“Relax!” she said laughing. To be honest, I was laughing too. How could a GPS even know this dirt road existed, let alone that it was closed? We were laughing too hard to even watch where we were going.

“Turn around!” I yelled between laughs.

“Where?” All of a sudden we were driving past a brand new house with a small clearing across from it.

“Really, here?” I asked. Why would anyone choose this spot to build a house?

She laughed more as she turned into the clearing to make a three-point turn. I had my camera out.

“I hope someone comes out!”

“Don’t you dare take a picture of people if they come out! Nobody even knows we’re here!”

“Come on. A house that nice, they’ll probably offer us fresh squeezed lemonade.”

“Do you see any lemon trees around here?”

She had a point, but still.

We laughed hysterically until we came back to the bridge, and all of a sudden the GPS righted itself and the robotic voice said, “Turn right, ahead.”

1,253 Steps

They huffed and panted, each leaning against the railing of the walkway from sheer exhaustion.

“Man, this is really tough.”

“I know!” she agreed.

He looked over the picturesque mountainside, rocky terrain covering both the cliffs and the path they’d just climbed.

“So, don’t know if you noticed the sign, but this path has something like 1,253 steps, and that’s just the steps. Doesn’t include the regular hiking.”

“Wow,” she said between pants.

“Yeah,” he replied, sitting down on a nearby rock. He sighed from relief.

“Good idea.” She walked up beside him, plopped down on the rock, and then held his hand. He squeezed back.

“This is nice.”

“What, watching me sweat my ass off?”

She smiled.  “What a beautiful place.”

He leaned back and she rested her head on his chest as the constant sound of the rushing water of the falls soundtracked the moment. He reached into his messenger bag and pulled out half a bottle of water, opened it, and offered it to her first.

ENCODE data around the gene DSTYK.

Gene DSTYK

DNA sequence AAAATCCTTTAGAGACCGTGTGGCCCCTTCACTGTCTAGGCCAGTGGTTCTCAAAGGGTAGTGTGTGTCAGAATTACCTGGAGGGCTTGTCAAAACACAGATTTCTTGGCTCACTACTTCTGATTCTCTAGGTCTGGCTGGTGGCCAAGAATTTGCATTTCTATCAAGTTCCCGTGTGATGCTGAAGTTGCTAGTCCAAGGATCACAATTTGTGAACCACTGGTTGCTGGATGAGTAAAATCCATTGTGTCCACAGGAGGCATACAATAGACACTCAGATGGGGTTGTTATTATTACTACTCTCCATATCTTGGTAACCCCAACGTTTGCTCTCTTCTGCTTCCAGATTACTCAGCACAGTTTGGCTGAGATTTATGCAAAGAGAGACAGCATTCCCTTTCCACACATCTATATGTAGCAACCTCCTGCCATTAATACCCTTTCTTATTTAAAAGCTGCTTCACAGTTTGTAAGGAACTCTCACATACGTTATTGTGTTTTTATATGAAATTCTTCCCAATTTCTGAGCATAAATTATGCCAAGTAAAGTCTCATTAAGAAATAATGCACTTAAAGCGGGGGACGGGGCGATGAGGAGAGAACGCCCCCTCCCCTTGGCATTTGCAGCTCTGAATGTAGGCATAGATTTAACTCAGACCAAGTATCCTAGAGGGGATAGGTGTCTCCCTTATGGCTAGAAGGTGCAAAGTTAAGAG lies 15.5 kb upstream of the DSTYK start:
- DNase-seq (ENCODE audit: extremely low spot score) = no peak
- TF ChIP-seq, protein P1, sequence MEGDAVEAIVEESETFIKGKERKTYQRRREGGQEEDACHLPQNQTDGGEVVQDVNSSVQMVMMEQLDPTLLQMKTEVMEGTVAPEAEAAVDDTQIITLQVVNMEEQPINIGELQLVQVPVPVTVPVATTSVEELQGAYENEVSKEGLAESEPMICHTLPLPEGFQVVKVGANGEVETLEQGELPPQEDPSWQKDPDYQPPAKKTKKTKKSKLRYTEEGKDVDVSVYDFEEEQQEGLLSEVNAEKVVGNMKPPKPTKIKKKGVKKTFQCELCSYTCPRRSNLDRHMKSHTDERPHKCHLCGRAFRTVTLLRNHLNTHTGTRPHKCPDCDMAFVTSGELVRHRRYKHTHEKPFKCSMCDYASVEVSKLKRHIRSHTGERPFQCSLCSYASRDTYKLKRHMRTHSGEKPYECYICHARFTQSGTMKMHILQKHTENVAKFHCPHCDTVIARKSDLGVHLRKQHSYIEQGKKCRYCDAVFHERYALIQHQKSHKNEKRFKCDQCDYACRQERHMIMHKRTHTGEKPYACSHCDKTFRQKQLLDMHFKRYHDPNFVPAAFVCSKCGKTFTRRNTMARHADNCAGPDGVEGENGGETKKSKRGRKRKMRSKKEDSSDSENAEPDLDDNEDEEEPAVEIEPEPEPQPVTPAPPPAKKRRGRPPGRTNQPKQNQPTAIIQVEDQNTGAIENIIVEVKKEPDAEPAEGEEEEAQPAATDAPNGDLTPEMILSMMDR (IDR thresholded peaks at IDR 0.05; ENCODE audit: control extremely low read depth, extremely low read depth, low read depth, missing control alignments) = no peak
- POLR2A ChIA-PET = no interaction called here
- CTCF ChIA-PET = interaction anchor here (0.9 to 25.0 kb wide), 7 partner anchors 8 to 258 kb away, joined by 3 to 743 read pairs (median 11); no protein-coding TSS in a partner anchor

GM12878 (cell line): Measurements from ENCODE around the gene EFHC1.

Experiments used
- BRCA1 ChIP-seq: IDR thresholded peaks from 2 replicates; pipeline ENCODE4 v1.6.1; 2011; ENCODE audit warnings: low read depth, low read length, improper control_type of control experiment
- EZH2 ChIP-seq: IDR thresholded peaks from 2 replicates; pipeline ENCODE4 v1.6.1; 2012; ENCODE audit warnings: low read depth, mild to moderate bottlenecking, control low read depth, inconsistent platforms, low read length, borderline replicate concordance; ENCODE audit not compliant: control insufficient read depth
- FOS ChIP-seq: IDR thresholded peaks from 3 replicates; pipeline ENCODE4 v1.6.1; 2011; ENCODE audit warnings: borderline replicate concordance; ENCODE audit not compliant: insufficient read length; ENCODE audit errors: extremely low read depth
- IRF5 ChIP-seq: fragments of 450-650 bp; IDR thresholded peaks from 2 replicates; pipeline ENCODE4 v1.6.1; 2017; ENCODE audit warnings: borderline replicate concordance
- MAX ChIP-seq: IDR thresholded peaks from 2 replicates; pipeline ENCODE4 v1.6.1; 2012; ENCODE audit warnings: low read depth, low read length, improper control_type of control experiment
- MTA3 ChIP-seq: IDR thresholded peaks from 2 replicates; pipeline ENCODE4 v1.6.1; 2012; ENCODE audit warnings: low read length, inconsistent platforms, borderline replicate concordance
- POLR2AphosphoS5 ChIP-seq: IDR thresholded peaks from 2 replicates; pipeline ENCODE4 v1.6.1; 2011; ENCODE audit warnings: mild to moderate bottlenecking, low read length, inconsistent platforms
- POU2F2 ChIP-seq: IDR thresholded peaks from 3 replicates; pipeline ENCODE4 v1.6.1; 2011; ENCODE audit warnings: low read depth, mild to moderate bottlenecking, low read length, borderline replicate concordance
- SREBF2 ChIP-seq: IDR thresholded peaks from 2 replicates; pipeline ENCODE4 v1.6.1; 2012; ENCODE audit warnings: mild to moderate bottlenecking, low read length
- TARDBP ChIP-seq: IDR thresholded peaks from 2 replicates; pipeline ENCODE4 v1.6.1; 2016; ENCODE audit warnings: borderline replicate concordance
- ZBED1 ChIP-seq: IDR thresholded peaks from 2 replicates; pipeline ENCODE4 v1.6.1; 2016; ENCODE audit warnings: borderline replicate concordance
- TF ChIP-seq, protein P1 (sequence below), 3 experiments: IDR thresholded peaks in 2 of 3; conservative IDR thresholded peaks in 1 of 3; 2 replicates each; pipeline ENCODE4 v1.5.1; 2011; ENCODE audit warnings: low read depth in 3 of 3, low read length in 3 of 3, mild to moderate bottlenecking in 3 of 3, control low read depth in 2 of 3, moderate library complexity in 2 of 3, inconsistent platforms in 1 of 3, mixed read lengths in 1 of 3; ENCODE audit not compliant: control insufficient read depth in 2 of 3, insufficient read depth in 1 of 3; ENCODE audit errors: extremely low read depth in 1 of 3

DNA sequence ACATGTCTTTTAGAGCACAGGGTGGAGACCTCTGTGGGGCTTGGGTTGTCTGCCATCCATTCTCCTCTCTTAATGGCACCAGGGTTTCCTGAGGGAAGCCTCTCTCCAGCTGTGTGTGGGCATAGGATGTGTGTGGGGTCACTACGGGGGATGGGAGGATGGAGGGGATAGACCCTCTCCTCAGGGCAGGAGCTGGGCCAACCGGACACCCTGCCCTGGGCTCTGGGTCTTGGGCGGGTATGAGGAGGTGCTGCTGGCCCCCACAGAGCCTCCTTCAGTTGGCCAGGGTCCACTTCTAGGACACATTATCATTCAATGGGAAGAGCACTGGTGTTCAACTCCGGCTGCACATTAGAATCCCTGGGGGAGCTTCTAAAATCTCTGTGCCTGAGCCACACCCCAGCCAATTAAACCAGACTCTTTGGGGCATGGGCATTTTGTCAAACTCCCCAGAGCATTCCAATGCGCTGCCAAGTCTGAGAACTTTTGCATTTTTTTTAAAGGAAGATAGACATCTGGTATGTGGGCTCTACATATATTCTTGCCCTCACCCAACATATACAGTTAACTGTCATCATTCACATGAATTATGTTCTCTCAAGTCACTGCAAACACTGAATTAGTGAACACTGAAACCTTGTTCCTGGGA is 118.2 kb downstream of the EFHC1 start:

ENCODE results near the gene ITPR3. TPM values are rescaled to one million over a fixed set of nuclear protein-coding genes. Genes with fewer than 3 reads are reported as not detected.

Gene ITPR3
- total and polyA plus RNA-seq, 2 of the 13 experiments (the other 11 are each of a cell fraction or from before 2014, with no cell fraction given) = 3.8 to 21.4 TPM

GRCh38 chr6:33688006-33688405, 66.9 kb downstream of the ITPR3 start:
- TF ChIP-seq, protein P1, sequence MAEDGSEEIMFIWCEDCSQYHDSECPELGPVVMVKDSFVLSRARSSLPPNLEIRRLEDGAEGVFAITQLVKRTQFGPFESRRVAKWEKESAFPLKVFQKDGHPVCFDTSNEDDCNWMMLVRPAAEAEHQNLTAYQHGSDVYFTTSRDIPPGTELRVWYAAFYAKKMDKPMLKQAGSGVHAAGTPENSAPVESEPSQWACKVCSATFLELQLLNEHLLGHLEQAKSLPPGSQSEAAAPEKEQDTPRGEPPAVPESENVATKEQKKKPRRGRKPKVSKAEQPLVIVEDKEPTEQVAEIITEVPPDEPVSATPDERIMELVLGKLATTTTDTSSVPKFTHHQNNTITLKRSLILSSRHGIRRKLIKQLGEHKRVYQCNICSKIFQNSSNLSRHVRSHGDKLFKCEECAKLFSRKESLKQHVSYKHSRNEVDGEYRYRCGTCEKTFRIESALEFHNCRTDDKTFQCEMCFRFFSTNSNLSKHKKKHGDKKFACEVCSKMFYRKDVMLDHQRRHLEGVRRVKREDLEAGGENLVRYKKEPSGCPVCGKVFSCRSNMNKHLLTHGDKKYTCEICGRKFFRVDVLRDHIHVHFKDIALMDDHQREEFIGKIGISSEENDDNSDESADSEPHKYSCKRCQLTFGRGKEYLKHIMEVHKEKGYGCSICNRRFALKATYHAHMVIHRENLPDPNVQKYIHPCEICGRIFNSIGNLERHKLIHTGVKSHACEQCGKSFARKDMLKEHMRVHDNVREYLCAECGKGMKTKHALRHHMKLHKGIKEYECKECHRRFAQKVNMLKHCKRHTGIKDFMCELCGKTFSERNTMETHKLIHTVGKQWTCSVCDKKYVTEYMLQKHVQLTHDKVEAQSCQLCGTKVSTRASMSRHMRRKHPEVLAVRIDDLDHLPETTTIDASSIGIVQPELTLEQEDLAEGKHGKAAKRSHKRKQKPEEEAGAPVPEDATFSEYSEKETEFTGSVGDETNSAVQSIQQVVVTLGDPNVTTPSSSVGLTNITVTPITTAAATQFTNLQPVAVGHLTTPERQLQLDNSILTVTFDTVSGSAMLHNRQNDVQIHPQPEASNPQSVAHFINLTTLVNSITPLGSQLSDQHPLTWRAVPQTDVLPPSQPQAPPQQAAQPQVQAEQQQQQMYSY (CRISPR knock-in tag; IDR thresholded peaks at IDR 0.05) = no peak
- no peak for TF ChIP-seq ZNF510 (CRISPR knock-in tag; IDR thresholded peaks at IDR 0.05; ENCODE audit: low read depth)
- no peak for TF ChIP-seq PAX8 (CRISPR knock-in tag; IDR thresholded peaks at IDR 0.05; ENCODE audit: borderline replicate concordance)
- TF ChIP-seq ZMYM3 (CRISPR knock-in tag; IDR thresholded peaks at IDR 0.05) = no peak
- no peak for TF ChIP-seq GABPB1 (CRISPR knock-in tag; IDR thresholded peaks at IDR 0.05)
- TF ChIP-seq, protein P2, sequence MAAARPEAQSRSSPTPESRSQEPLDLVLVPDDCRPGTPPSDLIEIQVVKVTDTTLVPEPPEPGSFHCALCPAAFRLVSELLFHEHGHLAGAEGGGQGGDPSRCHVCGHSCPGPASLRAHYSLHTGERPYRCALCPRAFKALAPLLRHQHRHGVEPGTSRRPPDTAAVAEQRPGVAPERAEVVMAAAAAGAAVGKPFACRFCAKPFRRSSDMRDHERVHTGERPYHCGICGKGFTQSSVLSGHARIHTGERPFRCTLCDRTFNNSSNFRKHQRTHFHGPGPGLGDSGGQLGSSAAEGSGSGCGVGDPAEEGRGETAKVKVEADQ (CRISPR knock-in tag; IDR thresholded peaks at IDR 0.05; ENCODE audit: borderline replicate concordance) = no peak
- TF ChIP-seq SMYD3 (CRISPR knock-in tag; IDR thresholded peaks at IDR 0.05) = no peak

“Thanks,” she said, taking a swig and then handing it back. He wiped the lip of the bottle off on his shirt.

“Hey!” She shoved him a bit and he laughed and drank a large gulp of water. A family started making their way up the path towards them and he nudged her.

“Better get moving if we want to keep enjoying the peace and quiet.”

She nodded and stood up, reaching out her hand to assist him.

“How out of shape do you think I am?” he joked as she helped him to his feet. He turned and made his way to the next case of old boards that passed for steps at this particular park.

They stood at the bottom of the steepest set of least one hundred steps and looked up at them with despair.

He smiled and said, “Race you to the top.” She took off before he could even finish the sentence, and he bolted after her.

The steepst steps after the climb.Bushkill Falls, Poconos, Pennsylvania

and he asked her out through a mix tape…

Christmas Memories (My First Nonfiction Post)

It’s Christmas, 1982, ’83, ’84, ’85, pick a year, any year.

Santa came and went, church is finally taken care of, the celebration with my mom’s side of the family is over, and we are now at my Pop-pop’s house, anxiously awaiting presents from Aunt Mary and Uncle Mike, two notorious over-spenders when it comes to us and holidays.

“Looks like Santa left something here for Dennis,” my Pop-pop would say.  “I wonder why he would leave it here.”   The first year, and possibly the second, it was pretty new and exciting.  After that, it became as predictable as the end of Mickey’s Christmas Carol, which was another part of our annual Christmas tradition.  But the first year, it was exciting to hear.  I could not help but think of how envious my sisters must have been.  I mean, come on, Santa had given me an extra present.

Pop-pop handed over the gift, and I looked at my parents with excitement.  I tore it open and lifted the lid to find…potatoes.

“Uh oh.  Looks like someone was bad this year!  Santa brought you potatoes!” my grandfather said.

That first year I was confused as hell.  Why would Santa bring me all those presents at home only to leave me something odd like potatoes at my grandparents’ house?  And if I knew anything about Christmas from all the movies and television specials, it was that bad kids got coal, not potatoes!  That was when I realized Pop-pop was laughing, and it was contagious.  Everyone started laughing.  And then I got it.  I was the victim of one of my Pop-pop’s pranks.  And I loved it.

So it became a part of Christmas.  Every year, I got potatoes.  And for some reason, even though we all expected it, every year we all laughed and laughed.  But the thing was, I did not even get to keep the potatoes.  He would say that they were his lunch for tomorrow.